Another notable friend of Tufts College was Dr. Oliver Dean. In the beginning he made very liberal offers, provided the institution should be placed in Franklin. Subsequently he devoted the greater portion of his wealth to the founding of Dean Academy, one of whose functions was to be the fitting of young men for the College. He also showed still more distinctly his favor to the College by contributing in all $90,000 to its funds.

But the College was especially fortunate in its infancy and when it was practically without funds in having for its treasurer Thomas A. Goddard, a wealthy merchant; a man utterly void of personal vanity, whose eyes swept over the whole field, and who, wherever he saw that the cause could be promoted by a timely benefaction, very simply and unostentatiously bestowed it. So when the College was almost entirely without funds and had but a small part of the income needed to meet its current expenses, he quietly paid the deficiency out of his own pocket and preserved it from debt.

At the conclusion of the first half of the college year, 1874-75, Dr. Miner, having previously resigned his pastorate in Boston, tendered his resignation of the presidency of the College. Neither institution, however, was willing to accept his resignation, and each sought to retain his entire services. After mature deliberation he decided to accept the invitation of the parish, and his official connection with the faculty of the College which he had held with distinguished ability and success for thirteen years was thus permanently severed.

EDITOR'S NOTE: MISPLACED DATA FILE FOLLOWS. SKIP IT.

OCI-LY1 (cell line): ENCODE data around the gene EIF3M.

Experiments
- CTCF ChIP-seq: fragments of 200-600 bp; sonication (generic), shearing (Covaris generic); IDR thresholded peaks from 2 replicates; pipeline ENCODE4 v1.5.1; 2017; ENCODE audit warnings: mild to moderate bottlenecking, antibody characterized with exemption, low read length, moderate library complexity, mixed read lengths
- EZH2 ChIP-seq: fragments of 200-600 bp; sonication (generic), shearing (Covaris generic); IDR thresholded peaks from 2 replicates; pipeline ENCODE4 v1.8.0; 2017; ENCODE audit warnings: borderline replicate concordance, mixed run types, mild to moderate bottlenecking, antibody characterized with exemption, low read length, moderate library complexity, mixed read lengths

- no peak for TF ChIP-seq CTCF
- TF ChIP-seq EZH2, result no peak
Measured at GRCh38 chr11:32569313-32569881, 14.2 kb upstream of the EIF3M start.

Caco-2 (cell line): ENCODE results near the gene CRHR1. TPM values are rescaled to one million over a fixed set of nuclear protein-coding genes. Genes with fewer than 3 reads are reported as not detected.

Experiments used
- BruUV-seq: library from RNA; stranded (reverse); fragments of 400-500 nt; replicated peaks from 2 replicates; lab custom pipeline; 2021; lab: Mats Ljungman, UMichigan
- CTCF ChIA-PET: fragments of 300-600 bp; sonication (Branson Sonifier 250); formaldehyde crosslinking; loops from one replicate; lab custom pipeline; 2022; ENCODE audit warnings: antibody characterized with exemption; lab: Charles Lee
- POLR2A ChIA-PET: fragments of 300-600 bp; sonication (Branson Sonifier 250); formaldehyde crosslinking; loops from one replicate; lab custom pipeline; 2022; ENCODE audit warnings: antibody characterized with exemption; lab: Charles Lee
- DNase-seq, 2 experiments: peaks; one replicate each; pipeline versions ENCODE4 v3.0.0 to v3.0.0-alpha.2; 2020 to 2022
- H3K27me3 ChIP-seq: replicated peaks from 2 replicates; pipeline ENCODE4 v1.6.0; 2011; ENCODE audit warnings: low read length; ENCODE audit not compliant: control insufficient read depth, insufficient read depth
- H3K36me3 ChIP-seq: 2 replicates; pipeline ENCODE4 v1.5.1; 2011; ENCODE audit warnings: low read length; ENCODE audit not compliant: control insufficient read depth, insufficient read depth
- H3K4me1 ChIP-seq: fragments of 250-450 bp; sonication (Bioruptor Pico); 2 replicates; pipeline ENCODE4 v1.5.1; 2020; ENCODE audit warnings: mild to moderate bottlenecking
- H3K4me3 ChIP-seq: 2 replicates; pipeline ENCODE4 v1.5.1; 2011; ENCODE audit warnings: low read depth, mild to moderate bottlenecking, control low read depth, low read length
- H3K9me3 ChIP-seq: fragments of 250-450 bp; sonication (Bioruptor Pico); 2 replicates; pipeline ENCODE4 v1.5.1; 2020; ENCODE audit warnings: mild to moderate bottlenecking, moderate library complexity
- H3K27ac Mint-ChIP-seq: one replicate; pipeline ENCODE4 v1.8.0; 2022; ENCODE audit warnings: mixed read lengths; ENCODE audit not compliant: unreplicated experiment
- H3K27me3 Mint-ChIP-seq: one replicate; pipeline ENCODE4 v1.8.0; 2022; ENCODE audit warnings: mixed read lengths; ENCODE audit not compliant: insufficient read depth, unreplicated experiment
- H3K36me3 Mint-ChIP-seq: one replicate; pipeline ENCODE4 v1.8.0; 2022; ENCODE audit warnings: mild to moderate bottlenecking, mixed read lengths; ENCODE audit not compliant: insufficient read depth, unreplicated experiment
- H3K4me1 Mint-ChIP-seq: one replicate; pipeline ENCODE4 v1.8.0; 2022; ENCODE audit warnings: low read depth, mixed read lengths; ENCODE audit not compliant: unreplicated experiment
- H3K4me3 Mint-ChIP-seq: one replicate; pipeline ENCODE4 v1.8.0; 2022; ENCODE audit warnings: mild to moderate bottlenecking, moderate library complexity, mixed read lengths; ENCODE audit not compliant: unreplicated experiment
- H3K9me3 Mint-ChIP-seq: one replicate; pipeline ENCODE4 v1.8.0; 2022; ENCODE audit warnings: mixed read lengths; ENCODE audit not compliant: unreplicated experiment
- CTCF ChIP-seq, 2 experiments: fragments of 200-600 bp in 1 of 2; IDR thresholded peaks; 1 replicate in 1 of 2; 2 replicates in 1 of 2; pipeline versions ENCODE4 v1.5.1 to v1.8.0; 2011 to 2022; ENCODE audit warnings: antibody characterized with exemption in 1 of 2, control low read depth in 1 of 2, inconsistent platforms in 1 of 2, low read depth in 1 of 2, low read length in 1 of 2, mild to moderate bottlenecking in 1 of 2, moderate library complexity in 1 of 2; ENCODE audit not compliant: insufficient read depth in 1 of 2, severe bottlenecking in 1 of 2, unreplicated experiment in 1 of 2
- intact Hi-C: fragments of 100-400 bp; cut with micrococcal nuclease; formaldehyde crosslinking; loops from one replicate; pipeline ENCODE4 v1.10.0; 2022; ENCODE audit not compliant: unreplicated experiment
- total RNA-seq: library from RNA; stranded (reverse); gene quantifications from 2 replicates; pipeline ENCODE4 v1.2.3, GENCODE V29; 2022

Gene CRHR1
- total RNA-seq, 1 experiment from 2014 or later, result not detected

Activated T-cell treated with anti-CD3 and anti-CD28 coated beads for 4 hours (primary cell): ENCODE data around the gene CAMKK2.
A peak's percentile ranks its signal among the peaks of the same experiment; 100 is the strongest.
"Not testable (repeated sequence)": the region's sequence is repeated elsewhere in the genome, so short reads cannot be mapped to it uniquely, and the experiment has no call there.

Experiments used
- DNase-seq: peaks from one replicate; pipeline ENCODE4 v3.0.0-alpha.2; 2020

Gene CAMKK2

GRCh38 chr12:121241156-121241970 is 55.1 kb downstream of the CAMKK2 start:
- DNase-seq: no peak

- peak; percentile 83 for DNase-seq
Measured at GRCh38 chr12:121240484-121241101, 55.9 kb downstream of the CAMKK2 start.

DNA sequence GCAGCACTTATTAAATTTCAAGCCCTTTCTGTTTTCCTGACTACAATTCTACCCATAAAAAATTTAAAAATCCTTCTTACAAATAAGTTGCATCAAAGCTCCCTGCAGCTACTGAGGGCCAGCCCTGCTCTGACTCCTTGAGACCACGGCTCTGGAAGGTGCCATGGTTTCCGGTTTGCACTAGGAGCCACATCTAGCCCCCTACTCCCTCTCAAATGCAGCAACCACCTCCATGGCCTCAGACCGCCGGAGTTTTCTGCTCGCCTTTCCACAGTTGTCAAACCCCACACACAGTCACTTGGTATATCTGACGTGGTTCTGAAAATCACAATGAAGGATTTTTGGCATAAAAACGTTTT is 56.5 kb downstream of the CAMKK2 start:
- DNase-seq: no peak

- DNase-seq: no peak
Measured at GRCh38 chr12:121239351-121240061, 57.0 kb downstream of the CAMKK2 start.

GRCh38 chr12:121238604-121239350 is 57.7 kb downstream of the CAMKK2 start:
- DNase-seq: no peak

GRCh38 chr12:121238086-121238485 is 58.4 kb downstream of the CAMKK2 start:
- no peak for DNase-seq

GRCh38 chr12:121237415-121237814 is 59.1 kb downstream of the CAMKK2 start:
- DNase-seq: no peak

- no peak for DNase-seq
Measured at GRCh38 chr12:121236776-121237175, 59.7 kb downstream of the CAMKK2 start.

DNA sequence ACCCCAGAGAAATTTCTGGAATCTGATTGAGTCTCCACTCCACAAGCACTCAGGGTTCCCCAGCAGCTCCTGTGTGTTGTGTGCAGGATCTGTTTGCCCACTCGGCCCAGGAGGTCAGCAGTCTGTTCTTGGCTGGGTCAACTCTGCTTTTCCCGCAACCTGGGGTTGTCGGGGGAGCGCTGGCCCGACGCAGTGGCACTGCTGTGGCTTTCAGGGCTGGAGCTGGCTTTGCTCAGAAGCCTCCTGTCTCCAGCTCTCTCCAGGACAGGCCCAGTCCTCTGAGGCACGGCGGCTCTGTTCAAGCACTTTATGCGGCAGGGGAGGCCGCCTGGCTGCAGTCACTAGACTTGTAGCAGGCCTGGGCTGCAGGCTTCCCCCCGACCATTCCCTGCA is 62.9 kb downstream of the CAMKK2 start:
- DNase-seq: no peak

The Hon. Israel Washburn, Jr., the war Governor of Maine, was chosen as his successor. But he promptly declined the office. The trustees then determined to make a new departure and place an alumnus of the College at its head. Accordingly the present incumbent, at that time pastor of the First Universalist Church of Providence, R. I., and a graduate of the class of 1860, was elected to the vacant chair in March, 1875, and was inaugurated on the second day of June following. Whatever may be the ultimate verdict concerning the wisdom of the trustees in the selection which was then made, no one will deny that the calling of an alumnus to the post has had the effect of quickening the interest and securing the co-operation of the graduates of the institution beyond anything that could have been done.

I come now to speak briefly of certain changes in the internal life of the College, many of which have taken place under my own eye, and with the shaping of which in important respects, during these later years, I have had something to do. In the matter of development few institutions in this country have made greater progress. It is a long step from what the College was when I knew it as a student, to its present condition; so that those who were only acquainted with its life fifteen or twenty years ago would scarcely recognize it as the same life to-day. Indeed the modifications which have been introduced into its discipline and into its courses of study have aroused an interest in its work outside of and beyond mere denominational lines, and are beginning to attract to it students from many miscellaneous sources.

One of the chief difficulties in the way of local patronage has been the overshadowing influence of Harvard University. It was scarcely to be expected that an institution